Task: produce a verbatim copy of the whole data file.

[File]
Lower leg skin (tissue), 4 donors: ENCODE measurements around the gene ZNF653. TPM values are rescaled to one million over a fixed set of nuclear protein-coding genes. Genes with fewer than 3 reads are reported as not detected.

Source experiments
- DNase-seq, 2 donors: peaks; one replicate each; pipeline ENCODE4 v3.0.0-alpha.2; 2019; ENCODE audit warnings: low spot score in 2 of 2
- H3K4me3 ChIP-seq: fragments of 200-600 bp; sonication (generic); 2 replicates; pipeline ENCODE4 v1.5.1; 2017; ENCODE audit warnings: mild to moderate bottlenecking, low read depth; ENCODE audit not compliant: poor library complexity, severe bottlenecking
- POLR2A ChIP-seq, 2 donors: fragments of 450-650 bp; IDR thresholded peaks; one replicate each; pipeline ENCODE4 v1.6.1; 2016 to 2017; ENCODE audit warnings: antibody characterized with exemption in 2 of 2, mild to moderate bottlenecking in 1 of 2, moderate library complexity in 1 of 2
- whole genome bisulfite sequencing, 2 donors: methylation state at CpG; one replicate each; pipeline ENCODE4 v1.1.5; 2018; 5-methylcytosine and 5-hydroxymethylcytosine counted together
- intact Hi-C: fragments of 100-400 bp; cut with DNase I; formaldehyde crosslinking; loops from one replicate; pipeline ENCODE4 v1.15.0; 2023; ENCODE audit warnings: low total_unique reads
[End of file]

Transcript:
Lower leg skin (tissue), 4 donors: ENCODE measurements around the gene ZNF653. TPM values are rescaled to one million over a fixed set of nuclear protein-coding genes. Genes with fewer than 3 reads are reported as not detected.

Source experiments
- DNase-seq, 2 donors: peaks; one replicate each; pipeline ENCODE4 v3.0.0-alpha.2; 2019; ENCODE audit warnings: low spot score in 2 of 2
- H3K4me3 ChIP-seq: fragments of 200-600 bp; sonication (generic); 2 replicates; pipeline ENCODE4 v1.5.1; 2017; ENCODE audit warnings: mild to moderate bottlenecking, low read depth; ENCODE audit not compliant: poor library complexity, severe bottlenecking
- POLR2A ChIP-seq, 2 donors: fragments of 450-650 bp; IDR thresholded peaks; one replicate each; pipeline ENCODE4 v1.6.1; 2016 to 2017; ENCODE audit warnings: antibody characterized with exemption in 2 of 2, mild to moderate bottlenecking in 1 of 2, moderate library complexity in 1 of 2
- whole genome bisulfite sequencing, 2 donors: methylation state at CpG; one replicate each; pipeline ENCODE4 v1.1.5; 2018; 5-methylcytosine and 5-hydroxymethylcytosine counted together
- intact Hi-C: fragments of 100-400 bp; cut with DNase I; formaldehyde crosslinking; loops from one replicate; pipeline ENCODE4 v1.15.0; 2023; ENCODE audit warnings: low total_unique reads